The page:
I have recently read an interesting article on the current state of religious studies. There are currently three opinions on what “religion” is and I believe that all three of them are wrong.
The typological view claims that some particular religion is the truest expression of religion. In the West, this usually turns out to be Protestant Christianity. All other theologies and religions are “religions” insofar as they are similar to that central type. So this means that Buddhism is much less of a religion than Catholicism. This understanding of religion takes the ontological claims of religion seriously. However, it also treats followers of ‘false religions’ as if their beliefs are less deserving of the term “religion”. Since our discovery of world religions in the 17th and 18th centuries, such a point of view has become ignorant. These beliefs may be false, but they are no less religious than Christianity.
The naturalist view claims that religion is a distinct aspect of life. In this I believe it is correct. However, they usually conjoin this belief with two other beliefs. First, naturalists believe that only some people are religious. Second, naturalists believe that religions must be studied as if they were all false. The second belief is the most central and the reason for the first belief. However, in my series on religion, I showed that the first belief was false. Everyone is religious. So unless we wish to accuse humanity of incurable irrationality, the first belief is false as well. Exactly one religion is true. We cannot examine religion at all unless we are willing to consider the truth claims that each religion makes.
The nihilist is the final point of view. They deny that religion is a true category. Usually they begin with the naturalist perspective. They claim that there is no naturalist way to understand religion while maintaining that religion is a distinct aspect of life. If all religions are false, then religion is just as aspect of history, culture or sociology. Likely, it is a mixture of all three of these depending on which aspect is being considered. As a critique of the naturalist position, the nihilists are completely correct. However, they are unable to offer a single argument for why we should begin by assuming the two assumptions of the naturalist. Without that argument, their position has no good reason to be believed.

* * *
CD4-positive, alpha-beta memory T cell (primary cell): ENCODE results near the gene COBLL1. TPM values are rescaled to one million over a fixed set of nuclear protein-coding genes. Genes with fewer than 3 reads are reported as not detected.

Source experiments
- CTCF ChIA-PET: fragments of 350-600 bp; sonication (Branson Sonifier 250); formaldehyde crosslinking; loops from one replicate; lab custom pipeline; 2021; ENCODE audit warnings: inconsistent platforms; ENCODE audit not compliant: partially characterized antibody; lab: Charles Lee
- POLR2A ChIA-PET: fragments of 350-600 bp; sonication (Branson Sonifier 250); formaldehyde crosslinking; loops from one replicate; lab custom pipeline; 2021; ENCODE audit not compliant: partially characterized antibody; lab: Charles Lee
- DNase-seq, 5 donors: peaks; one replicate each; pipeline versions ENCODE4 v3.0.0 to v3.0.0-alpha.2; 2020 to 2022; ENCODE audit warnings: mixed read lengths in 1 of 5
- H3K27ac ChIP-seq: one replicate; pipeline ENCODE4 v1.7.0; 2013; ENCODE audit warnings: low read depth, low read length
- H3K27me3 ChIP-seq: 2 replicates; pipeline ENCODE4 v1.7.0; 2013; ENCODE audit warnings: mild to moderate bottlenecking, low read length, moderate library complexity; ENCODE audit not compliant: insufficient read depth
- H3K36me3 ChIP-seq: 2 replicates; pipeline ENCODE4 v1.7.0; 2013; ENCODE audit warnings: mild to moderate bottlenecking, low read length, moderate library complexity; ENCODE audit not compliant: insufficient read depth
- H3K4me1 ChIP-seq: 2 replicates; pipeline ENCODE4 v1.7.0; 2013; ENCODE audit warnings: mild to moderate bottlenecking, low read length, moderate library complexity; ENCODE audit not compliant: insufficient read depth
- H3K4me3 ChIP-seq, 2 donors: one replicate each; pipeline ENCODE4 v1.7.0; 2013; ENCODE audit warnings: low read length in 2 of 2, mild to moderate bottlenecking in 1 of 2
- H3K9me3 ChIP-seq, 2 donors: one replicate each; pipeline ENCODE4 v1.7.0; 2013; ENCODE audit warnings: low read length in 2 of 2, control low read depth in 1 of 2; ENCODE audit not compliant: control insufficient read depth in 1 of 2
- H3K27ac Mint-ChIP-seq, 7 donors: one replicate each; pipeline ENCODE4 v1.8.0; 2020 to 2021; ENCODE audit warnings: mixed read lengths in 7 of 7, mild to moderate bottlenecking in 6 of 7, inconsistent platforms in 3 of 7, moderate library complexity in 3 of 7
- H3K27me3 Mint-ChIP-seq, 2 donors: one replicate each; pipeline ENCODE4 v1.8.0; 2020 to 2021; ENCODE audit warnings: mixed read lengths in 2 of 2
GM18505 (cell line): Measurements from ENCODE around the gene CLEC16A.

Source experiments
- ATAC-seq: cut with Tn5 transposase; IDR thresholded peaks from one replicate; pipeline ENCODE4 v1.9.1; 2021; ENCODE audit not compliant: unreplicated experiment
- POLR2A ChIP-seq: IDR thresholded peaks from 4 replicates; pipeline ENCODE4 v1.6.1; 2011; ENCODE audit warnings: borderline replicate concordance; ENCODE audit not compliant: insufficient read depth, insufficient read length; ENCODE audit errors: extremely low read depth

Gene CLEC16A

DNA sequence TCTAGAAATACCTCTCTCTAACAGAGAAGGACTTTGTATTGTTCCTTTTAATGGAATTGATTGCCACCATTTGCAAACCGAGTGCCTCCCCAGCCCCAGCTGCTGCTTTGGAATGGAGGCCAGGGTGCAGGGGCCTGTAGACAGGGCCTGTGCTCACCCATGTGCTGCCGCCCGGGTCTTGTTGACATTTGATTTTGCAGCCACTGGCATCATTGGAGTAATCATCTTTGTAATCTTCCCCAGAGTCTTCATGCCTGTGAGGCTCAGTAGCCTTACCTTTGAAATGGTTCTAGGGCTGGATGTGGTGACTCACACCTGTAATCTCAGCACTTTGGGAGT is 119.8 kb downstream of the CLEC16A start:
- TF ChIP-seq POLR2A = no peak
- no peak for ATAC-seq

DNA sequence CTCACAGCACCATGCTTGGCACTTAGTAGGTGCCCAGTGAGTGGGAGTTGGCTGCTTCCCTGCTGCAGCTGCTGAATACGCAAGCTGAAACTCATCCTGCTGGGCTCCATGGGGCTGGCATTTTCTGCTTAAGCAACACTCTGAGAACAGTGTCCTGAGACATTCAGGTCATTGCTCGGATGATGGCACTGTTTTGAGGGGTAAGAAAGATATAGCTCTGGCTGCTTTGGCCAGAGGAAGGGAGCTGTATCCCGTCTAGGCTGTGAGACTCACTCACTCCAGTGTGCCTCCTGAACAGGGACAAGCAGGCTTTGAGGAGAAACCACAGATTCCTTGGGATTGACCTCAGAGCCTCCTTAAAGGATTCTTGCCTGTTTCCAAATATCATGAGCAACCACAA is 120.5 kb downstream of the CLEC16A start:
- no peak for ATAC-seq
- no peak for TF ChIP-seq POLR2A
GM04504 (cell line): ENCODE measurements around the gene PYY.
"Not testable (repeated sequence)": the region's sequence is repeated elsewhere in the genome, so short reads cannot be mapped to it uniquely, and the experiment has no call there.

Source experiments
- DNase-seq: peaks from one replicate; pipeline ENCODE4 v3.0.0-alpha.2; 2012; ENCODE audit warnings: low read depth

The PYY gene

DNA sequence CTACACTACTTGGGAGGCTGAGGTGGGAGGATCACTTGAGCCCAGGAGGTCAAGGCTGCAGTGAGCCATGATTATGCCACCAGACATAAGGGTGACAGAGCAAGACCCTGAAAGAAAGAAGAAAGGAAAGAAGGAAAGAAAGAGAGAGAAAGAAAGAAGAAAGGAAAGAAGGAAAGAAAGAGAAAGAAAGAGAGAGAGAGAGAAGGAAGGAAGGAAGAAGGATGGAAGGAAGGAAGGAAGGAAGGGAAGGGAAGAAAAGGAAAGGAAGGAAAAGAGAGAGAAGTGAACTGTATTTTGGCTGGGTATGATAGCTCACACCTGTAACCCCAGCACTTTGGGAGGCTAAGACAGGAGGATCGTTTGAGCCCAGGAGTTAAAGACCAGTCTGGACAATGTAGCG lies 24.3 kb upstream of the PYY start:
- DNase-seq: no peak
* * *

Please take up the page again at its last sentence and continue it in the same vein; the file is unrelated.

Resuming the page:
Having rejected all three of the current ways of understanding “religion”, I suggest that religion serves an organizing function in our lives. All of us must pursue what is good in our choices. But our choices do not take place in a vacuum. Our choices are formed out of our understanding of what is ultimately good. What that ultimate good is and our purpose in relation to that is our religion. Since everyone who acts rationally must pursue an ultimate good, everyone who thinks rationally is also religious. The naturalist who claims that he is not religious is “not religious” only because he does not believe in a traditional religion. Perhaps he is a humanist, a transhumanist or a follower of the New Age. Whatever the case may be, it is this way of understanding religion that is the best and only proper way to understand it. I should note that this understanding of religion places religion firmly within philosophy. Theology – if there is a God who has revealed truths to us – would fall within its own discipline.